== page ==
# The Chang-Wilson-Wolff inequality using a lemma of Tao-Wright

Today I would like to introduce an important inequality from the theory of martingales that will be the subject of a few more posts. This inequality will further provide the opportunity to introduce a very interesting and powerful result of Tao and Wright – a sort of square-function characterisation for the Orlicz space $L(\log L)^{1/2}$.

## 1. The Chang-Wilson-Wolff inequality

Consider the collection $\mathcal{D}$ of standard dyadic intervals that are contained in $[0,1]$. We let $\mathcal{D}_j$ for each $j \in \mathbb{N}$ denote the subcollection of intervals $I \in \mathcal{D}$ such that $|I|= 2^{-j}$. Notice that these subcollections generate a filtration of $\mathcal{D}$, that is $(\sigma(\mathcal{D}_j))_{j \in \mathbb{N}}$, where $\sigma(\mathcal{D}_j)$ denotes the sigma-algebra generated by the collection $\mathcal{D}_j$. We can associate to this filtration the conditional expectation operators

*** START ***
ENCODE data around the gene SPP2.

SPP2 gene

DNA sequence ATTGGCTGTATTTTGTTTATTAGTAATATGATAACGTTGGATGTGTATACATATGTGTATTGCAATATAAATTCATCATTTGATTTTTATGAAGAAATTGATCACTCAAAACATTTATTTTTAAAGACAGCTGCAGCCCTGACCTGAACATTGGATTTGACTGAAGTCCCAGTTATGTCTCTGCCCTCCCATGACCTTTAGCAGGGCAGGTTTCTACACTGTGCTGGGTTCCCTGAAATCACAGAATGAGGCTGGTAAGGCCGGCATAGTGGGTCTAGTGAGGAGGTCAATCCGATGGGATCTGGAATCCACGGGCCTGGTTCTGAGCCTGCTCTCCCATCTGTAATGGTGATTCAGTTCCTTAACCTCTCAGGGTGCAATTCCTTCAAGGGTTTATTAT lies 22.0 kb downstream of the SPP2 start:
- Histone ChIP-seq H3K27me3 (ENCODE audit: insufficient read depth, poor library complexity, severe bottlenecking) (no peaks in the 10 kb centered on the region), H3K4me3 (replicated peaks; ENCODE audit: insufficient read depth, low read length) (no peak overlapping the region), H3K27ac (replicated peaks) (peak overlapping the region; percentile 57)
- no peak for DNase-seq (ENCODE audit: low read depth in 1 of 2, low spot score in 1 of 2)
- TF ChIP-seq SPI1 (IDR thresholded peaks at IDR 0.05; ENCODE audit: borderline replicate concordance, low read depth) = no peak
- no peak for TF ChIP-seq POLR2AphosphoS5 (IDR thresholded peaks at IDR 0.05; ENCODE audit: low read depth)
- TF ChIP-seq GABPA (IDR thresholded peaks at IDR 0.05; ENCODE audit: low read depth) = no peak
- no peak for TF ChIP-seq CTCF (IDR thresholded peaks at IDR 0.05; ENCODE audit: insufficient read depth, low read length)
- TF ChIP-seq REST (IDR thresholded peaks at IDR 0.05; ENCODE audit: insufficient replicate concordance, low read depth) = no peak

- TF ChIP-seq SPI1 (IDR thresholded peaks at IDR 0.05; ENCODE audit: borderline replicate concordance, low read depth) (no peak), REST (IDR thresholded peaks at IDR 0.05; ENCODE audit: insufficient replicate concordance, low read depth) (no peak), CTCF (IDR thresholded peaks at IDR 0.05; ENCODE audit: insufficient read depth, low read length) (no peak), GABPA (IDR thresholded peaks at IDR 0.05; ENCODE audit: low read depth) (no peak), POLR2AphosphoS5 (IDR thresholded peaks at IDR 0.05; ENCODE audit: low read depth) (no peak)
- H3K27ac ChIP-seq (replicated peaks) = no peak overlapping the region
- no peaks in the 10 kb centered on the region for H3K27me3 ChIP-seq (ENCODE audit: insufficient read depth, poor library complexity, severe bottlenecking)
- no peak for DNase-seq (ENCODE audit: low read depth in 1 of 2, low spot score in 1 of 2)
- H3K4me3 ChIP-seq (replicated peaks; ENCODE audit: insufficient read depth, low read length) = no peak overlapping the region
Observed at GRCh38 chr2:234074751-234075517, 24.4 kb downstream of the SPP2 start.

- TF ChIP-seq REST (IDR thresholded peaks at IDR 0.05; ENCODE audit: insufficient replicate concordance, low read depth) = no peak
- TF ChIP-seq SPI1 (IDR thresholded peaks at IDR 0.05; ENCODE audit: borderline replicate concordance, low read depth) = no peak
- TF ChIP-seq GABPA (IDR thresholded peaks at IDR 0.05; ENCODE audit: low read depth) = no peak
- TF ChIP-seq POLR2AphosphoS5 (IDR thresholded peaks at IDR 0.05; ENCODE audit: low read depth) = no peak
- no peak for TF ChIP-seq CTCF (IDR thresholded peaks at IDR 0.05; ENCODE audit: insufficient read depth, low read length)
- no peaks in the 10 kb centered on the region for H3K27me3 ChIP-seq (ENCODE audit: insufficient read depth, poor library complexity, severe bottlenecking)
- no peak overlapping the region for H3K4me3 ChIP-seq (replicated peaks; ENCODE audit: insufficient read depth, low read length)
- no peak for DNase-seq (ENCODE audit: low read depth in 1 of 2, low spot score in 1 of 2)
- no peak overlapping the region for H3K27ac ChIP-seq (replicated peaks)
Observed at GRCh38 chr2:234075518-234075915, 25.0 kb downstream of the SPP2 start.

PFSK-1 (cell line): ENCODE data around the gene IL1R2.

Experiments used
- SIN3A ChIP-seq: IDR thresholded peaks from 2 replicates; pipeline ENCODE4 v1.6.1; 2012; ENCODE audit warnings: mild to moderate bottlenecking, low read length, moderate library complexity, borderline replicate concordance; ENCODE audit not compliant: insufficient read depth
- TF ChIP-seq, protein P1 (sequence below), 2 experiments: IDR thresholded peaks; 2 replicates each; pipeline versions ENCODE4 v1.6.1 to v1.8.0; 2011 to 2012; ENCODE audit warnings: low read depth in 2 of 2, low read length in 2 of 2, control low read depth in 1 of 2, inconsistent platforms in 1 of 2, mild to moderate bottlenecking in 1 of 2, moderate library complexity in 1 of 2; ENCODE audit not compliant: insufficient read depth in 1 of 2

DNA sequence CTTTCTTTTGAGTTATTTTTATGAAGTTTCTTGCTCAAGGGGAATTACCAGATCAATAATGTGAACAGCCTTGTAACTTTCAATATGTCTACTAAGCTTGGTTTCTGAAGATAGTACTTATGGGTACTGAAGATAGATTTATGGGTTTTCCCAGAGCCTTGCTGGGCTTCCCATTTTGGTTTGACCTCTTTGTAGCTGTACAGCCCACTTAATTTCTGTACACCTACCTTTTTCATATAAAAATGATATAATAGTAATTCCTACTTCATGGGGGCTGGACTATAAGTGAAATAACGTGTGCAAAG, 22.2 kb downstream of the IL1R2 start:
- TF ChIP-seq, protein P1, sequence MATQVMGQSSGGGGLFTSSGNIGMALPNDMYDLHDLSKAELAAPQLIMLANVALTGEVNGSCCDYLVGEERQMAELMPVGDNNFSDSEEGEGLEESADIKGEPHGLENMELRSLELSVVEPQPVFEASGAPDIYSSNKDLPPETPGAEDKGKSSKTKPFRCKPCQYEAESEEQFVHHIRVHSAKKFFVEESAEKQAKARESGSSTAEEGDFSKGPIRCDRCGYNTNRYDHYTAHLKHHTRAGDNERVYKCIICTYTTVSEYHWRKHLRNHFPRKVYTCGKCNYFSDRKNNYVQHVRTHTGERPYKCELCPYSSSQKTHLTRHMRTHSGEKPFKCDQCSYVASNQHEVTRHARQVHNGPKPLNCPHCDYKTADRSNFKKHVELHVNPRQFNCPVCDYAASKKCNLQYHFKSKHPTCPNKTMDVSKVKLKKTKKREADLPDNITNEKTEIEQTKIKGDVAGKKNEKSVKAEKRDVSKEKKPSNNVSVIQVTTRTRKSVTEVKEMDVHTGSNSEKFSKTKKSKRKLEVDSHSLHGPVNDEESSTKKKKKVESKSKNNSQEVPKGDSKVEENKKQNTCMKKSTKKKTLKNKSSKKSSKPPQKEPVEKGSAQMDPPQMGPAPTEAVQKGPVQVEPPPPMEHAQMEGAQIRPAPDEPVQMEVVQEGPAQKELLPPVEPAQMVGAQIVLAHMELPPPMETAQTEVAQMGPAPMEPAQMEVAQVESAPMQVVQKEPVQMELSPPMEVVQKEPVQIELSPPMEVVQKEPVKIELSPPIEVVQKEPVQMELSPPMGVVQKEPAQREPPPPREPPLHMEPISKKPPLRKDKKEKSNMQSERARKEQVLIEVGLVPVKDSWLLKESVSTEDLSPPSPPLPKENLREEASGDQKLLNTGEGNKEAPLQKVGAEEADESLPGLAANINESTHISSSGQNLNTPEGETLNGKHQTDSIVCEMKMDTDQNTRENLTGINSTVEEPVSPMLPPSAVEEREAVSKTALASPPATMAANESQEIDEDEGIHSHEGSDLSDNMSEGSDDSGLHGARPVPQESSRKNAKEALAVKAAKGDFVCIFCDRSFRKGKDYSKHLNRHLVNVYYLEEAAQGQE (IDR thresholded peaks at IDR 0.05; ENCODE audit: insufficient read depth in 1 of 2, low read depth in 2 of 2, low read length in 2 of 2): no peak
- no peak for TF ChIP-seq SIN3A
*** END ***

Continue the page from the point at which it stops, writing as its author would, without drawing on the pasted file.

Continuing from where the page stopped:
$\displaystyle \mathbf{E}_j f := \mathbf{E}[f \,|\, \sigma(\mathcal{D}_j)],$

and therefore define the martingale differences

$\displaystyle \mathbf{D}_j f:= \mathbf{E}_{j+1} f - \mathbf{E}_{j}f.$

With this notation, we have the formal telescopic identity

$\displaystyle f = \mathbf{E}_0 f + \sum_{j \in \mathbb{N}} \mathbf{D}_j f.$

Demystification: the expectation $\mathbf{E}_j f(x)$ is simply $\frac{1}{|I|} \int_I f(y) \,dy$, where $I$ is the unique dyadic interval in $\mathcal{D}_j$ such that $x \in I$.